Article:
La Salle University–Philadelphia, PA
Affordable and quality, but not so social
What it’s like to go here
La Salle University shoots to the top of a graduating high school student’s college list for two reasons only: the school’s quality teaching and generous scholarships. La Salle offers nothing less than the best education for its students. In every class and in every assignment, you will see the care and passion the faculty put into nurturing the genius in every student. La Salle definitely gets points for that. However, even though the school resides in the vibrant city of Philadelphia, La Salle may not offer you the thriving social life every high school senior imagines. “Educationally it’s strong, but socially the school lacks severely. People tend to go home on the weekends,” La Salle alumnus Lewis Williams III said.
“There are pockets. La Salle is very segmented. Once you find your group that group may do things, but there isn’t a lot of school spirit as far as La Salle University,” Williams said. On the weekends, students can either find a party with their select group of friends or go home for the weekend. After class, students usually meet up with their friends and hang out in one of their townhouses or dorm rooms. Bottom line: Find yourself a tight group of friends, create your own fun and you’ll be okay.
La Salle has nurtured several notable alumni. For starters, the actor Peter Boyle who played the role of Frank Barone in Everybody Loves Raymond graduated in 1957. Joe Bryant, a retired professional basketball player and the current Chang Thailand Slammers Coach, also nourished his athletic talent at La Salle up until his graduation in 1975. Also, William Joseph Burns who graduated in 1978, worked his way up to the President of the Carnegie Endowment for International Peace and has been since 2015. Who knows, maybe you’ll be the next world famous actor or prestigous politician.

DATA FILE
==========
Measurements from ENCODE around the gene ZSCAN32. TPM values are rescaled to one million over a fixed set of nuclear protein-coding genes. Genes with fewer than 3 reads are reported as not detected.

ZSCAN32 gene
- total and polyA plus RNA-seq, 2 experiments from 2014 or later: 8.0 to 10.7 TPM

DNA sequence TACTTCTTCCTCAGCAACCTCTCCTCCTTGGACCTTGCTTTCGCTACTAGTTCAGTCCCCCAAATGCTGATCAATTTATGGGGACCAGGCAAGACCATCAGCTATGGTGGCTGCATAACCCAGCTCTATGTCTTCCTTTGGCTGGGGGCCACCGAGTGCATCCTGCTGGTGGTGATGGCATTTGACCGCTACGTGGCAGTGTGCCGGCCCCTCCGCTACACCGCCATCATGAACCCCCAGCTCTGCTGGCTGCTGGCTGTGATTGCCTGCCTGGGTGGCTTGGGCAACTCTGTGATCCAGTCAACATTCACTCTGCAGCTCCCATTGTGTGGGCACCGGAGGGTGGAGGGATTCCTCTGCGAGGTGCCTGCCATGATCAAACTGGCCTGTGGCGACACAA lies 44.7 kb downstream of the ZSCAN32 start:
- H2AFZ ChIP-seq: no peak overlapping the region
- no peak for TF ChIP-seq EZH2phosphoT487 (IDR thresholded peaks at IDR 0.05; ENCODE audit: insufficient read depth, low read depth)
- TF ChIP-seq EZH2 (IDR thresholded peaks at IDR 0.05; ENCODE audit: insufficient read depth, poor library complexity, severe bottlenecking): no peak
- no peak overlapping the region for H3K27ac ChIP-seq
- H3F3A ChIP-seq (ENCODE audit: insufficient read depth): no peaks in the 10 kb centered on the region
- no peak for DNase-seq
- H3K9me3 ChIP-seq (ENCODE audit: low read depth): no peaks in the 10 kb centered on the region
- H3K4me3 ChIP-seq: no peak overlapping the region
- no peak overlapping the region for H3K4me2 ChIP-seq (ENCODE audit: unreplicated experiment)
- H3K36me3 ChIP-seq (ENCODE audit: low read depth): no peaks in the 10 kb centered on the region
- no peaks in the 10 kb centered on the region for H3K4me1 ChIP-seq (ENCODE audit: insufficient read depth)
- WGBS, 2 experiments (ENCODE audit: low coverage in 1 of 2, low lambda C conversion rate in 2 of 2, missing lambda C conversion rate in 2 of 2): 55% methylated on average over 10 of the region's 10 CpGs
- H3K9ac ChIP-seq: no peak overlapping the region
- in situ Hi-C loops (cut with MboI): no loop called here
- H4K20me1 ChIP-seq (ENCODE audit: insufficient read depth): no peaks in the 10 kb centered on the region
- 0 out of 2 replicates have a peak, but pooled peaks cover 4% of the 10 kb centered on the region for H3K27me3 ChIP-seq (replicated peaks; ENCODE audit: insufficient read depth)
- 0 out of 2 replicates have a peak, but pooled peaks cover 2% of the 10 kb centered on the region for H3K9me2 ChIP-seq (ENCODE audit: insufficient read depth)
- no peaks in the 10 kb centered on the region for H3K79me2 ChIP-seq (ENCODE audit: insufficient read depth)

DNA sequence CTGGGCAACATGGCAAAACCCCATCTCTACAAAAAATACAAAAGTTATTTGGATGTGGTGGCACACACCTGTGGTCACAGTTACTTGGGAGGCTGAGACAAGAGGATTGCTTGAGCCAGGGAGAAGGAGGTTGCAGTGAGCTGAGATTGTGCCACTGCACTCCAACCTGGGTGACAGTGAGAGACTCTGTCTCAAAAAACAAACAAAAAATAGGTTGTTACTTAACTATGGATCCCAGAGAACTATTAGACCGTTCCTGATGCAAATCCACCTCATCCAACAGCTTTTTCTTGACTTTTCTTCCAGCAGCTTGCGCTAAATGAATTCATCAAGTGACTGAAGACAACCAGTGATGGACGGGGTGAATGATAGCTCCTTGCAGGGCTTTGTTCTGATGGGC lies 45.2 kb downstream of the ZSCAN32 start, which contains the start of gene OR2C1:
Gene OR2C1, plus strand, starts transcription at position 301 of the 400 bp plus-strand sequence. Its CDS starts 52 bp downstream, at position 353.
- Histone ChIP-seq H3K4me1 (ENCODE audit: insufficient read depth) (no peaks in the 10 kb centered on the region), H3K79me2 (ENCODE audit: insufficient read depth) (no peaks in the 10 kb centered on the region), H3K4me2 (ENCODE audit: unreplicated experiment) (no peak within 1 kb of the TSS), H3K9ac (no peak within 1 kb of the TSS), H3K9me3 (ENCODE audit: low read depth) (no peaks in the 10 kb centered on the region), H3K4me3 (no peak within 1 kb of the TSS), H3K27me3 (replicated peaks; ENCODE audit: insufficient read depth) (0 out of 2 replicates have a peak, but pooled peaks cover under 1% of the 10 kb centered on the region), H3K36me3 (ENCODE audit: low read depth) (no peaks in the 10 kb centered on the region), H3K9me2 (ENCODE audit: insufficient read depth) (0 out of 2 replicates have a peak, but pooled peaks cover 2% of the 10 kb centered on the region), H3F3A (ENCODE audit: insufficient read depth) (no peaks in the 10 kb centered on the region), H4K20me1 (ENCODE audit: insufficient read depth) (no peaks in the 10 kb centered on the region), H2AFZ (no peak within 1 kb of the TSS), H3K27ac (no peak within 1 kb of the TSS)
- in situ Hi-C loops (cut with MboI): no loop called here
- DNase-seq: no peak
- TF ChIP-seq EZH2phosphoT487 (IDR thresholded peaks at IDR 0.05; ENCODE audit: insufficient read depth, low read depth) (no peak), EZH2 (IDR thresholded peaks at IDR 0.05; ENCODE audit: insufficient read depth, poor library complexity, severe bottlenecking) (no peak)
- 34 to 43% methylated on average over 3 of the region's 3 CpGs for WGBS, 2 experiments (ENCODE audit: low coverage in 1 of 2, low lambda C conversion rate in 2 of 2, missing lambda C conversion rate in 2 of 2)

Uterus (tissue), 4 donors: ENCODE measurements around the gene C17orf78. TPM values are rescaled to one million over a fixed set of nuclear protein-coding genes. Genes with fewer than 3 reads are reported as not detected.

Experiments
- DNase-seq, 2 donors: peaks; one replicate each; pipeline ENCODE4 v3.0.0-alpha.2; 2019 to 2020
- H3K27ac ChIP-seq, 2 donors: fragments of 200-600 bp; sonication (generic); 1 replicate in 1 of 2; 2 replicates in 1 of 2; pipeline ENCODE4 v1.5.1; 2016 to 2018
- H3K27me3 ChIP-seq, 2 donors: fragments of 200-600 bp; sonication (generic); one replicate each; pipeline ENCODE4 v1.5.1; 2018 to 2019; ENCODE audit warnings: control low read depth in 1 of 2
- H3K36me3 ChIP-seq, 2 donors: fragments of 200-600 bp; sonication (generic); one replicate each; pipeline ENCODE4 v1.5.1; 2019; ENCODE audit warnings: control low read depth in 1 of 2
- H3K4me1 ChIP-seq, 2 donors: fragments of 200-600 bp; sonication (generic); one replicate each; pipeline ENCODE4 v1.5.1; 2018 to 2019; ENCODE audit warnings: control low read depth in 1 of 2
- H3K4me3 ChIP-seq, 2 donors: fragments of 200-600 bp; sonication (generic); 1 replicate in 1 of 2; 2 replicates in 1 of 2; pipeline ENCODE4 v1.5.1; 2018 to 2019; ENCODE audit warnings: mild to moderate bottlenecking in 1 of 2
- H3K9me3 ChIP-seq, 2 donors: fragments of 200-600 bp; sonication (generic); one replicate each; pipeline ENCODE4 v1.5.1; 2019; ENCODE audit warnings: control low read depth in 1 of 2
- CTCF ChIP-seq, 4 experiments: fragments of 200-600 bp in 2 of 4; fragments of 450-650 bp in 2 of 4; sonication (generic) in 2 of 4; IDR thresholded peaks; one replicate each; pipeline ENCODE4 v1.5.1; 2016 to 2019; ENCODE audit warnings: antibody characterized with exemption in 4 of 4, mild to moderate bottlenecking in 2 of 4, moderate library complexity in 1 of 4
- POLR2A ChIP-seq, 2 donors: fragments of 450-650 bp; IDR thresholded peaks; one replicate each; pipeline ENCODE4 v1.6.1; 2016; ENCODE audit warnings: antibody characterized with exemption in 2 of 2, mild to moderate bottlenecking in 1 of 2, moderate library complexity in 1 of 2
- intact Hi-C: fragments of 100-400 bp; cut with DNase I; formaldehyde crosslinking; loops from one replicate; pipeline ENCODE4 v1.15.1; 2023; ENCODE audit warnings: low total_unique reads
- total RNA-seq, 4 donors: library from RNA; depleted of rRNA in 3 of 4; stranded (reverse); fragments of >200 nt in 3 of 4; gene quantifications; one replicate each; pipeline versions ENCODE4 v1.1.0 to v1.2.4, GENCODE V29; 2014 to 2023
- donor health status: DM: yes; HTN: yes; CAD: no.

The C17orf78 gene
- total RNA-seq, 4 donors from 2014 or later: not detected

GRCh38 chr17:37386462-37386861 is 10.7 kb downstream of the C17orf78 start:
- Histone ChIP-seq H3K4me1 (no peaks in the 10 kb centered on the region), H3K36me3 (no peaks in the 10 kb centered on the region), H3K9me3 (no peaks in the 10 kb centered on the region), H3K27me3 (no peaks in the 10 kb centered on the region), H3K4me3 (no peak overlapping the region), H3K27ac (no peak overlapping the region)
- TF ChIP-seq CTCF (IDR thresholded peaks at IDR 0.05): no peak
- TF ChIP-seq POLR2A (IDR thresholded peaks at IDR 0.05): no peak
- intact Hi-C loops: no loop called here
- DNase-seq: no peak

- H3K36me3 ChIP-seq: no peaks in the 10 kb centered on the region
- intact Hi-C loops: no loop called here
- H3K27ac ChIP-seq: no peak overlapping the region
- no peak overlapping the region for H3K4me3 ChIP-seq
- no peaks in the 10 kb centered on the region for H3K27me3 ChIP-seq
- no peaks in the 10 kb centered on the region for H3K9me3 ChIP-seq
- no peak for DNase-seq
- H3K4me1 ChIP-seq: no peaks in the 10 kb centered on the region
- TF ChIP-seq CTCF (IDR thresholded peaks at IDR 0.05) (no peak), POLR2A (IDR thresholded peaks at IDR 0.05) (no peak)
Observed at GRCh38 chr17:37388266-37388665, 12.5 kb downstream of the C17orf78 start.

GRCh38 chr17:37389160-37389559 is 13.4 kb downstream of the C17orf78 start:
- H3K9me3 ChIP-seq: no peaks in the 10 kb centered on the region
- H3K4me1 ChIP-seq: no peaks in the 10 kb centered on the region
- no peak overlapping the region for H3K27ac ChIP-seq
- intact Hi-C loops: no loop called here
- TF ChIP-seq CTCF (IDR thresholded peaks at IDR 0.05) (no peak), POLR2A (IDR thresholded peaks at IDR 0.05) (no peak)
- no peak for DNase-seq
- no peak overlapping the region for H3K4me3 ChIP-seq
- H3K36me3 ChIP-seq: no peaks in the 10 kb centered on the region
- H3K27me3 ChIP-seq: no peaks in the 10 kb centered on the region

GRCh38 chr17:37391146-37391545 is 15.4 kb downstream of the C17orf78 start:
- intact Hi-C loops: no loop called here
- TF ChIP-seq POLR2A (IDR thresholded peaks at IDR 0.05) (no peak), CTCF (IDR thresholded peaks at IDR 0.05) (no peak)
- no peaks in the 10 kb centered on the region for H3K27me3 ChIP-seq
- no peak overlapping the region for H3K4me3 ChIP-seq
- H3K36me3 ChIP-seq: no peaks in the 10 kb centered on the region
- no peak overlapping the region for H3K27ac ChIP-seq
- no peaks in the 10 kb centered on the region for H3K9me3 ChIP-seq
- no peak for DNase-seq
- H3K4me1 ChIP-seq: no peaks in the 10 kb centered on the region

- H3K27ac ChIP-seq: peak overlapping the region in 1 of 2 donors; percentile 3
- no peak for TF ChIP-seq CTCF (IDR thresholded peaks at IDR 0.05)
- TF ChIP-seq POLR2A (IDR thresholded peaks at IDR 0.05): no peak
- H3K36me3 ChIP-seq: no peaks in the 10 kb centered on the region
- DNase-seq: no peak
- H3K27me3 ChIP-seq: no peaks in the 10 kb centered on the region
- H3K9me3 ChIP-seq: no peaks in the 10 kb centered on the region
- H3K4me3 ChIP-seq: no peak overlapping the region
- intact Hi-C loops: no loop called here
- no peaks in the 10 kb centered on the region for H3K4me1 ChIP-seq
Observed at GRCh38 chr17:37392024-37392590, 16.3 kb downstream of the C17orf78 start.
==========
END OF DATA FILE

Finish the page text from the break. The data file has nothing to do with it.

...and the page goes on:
Where We Hang
The closest hang out spot you’ll get at La Salle would be the Tree Tops Cafeteria, Blue and Golden (B&G) Cafeteria or somebody’s dorm room. “There are no good lounges or good hang out spots. People usually just kick back in their dorms,” La Salle senior Rasheed David said. But the University does hold a couple annual events throughout the year that students love to attend. “The African American League on campus does this fashion show every year. It’s called the AA SL Fashion show. It’s one of the major events everyone goes to,” David said. Students also look forward to the Community Health Fair where even members of the community come on campus to participate. And even though the university’s homecoming isn’t very grand, everyone stays pumped and present for the homecoming basketball game.
1. How much are students partying?
“I don’t know if I would call it a party school. I mean parties are definitely there, but I wouldn’t suggest la Salle if I wanted to go to a school with partying. It’s kind of dry,” Knight said.
2. What advice would you give incoming freshman?
“If you aren’t sure about your major, then get rid of as many gen-eds as you can. If you aren’t sure if you want to stay at La Salle, transfer sooner than later,” La Salle senior Destiny Hatcher said.
3. What will you get in trouble for at your school?
“I’m the RA so I’m the person who writes them up if they’re in trouble and I see a lot of excess intoxication and smoking. There are designated areas for people to smoke, but you can’t smoke just anywhere on campus,” La Salle senior Sarah Bouayag said
4. How are the dorms at La Salle?
“Some of dorms don’t have AC which can be problematic in the winter, but the newer buildings, Saint Basile and Saint Catherine, are being renovated in a way that’s more attractive to typical students. A lot of the buildings are old,” Bouayag said.
5. Is La Salle a safe school?
“I felt safe in my on housing but I didn’t feel safe walking the campus itself because the campus is open so anybody can walk through it,” Williams said.